Fruit Breeder Creates Cotton-Candy-Flavored Grapes

They look and smell just like common table grapes, but pop one into your mouth and the first impression you get is a rush of cotton candy flavor. At least that’s what Spencer Gray, a personal chef in Culver City and blogger at Omnivorous, who has sampled the grapes says.

If you have sweet tooth but want to stay away from unhealthy treats, cotton candy grapes could be a great alternative. They have have about five grams of sugar per ounce, 12 percent more than regular table grapes, but far less than popular candy like Skittles, which have about 20 grams per ounce. Still, to many people, a grape variety that packs this much sugar and is advertised as tasting like cotton candy might seem like a gimmick to turn a natural healthy treat into junk food. But while its creator, California-based fruit breeder David Cain admits new sweeter fruit varieties are competing against candy bars and cookies, nutritionists say that’s not a cause for concern. “You would have to eat about 100 grapes to consume the same amount of calories in a candy bar,” David Heber, director of the UCLA Center for Human Nutrition, told the Los Angeles Times.


Photo: The Shelby Report

So how did Cain create the cotton-candy-flavored grapes? It took him and the team at International Fruit Genetics in Bakersfield 12 years to come up with a viable product, but they did it all through the centuries-old process of hybridisation, taking pollen from one plant and brushing it onto another plant. And since cotton candy basically tastes like sugar with a hint of vanilla, they just removed the fruit’s distinct tartness to make the sweetness more noticeable, and added notes of vanilla by mixing in genes from less common grape species. “”It’s a bit like fishing,” David says. “You never know when you’re going to get the big one.” Cotton candy grapes are not a dead ringer for the popular circus treat, but those who have tried it say it tastes very similar. The sugary grapes have  been commercially available in limited quantities since 2011, and the response has been so positive, that this year production has been bumped up from just two acres to 100 acres this year, with 200 acres already planted for 2014.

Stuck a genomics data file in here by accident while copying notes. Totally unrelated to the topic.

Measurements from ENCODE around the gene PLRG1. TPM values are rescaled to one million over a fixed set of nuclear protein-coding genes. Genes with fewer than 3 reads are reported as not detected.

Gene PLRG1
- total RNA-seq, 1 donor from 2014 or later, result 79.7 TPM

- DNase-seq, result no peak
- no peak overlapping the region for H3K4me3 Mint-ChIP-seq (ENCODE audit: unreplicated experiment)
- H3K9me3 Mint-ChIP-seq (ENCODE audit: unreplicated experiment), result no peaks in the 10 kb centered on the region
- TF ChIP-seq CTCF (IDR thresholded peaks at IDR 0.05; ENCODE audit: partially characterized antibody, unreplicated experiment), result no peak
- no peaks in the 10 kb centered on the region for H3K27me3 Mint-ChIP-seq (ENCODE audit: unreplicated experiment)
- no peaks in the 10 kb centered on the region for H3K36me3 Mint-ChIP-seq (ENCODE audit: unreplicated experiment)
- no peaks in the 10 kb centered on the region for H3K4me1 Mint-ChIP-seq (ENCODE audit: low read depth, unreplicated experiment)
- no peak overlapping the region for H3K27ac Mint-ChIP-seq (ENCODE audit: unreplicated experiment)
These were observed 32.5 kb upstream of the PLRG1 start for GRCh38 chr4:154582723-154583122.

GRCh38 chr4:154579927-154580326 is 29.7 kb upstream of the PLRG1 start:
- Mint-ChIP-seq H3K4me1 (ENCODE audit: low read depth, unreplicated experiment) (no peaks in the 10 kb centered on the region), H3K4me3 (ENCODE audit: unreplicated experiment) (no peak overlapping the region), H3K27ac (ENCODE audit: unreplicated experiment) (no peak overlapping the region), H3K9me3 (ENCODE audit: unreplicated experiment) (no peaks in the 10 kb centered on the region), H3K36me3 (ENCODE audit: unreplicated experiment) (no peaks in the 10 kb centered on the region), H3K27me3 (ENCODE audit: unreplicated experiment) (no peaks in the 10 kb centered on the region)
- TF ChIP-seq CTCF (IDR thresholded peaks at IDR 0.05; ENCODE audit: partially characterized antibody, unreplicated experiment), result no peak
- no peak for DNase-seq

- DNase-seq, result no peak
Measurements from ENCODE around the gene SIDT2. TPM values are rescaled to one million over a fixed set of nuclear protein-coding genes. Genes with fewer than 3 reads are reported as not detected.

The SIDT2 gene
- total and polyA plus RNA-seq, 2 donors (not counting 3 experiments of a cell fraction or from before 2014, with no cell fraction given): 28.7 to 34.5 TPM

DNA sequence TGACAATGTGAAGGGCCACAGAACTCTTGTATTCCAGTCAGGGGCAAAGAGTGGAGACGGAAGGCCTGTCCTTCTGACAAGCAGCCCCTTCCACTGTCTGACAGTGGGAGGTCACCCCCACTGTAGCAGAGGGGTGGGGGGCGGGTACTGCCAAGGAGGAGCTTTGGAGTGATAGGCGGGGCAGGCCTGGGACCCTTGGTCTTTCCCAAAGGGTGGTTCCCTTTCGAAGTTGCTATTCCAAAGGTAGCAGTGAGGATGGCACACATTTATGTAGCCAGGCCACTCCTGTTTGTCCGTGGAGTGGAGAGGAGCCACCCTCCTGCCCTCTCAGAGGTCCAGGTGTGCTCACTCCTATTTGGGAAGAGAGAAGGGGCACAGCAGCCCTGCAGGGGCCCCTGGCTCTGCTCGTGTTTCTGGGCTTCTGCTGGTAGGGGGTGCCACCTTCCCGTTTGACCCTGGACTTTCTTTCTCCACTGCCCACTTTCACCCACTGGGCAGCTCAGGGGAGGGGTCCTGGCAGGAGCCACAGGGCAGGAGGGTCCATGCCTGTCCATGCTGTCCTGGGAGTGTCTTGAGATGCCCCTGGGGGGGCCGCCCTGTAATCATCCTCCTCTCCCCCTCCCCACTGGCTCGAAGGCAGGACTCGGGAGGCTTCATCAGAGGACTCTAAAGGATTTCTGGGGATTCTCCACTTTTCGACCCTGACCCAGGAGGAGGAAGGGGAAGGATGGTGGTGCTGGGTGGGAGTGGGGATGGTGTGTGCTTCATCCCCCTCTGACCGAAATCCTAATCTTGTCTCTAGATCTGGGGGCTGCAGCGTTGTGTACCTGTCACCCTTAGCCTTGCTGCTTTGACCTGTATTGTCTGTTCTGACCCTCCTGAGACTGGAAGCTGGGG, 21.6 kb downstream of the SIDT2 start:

Ever since the cotton candy grapes caught the attention of the press, at the end of last month, they’ve caused quite the controversy. Some people believe we should stick to classic grape breeds like Concorde or Muscadine that “taste like grapes” instead of creating strange varieties that taste like sugar, while others welcome them as a great way to get kid to eat more fruit instead of junk food. Cain says he and his team are just trying to do for grapes what others have done for apples in the past. “When you go to the supermarket, there’s like 15 kinds of apples — Fuji, Pink Lady, Gala, Braeburn. The list goes on,” he told The Salt. “We want to give consumers the same array of flavors for grapes.” They already have other varieties that taste like gummybears, lollypops, grape soda, Skittles, mango or pineapple.


Sources: LA Times, The Salt

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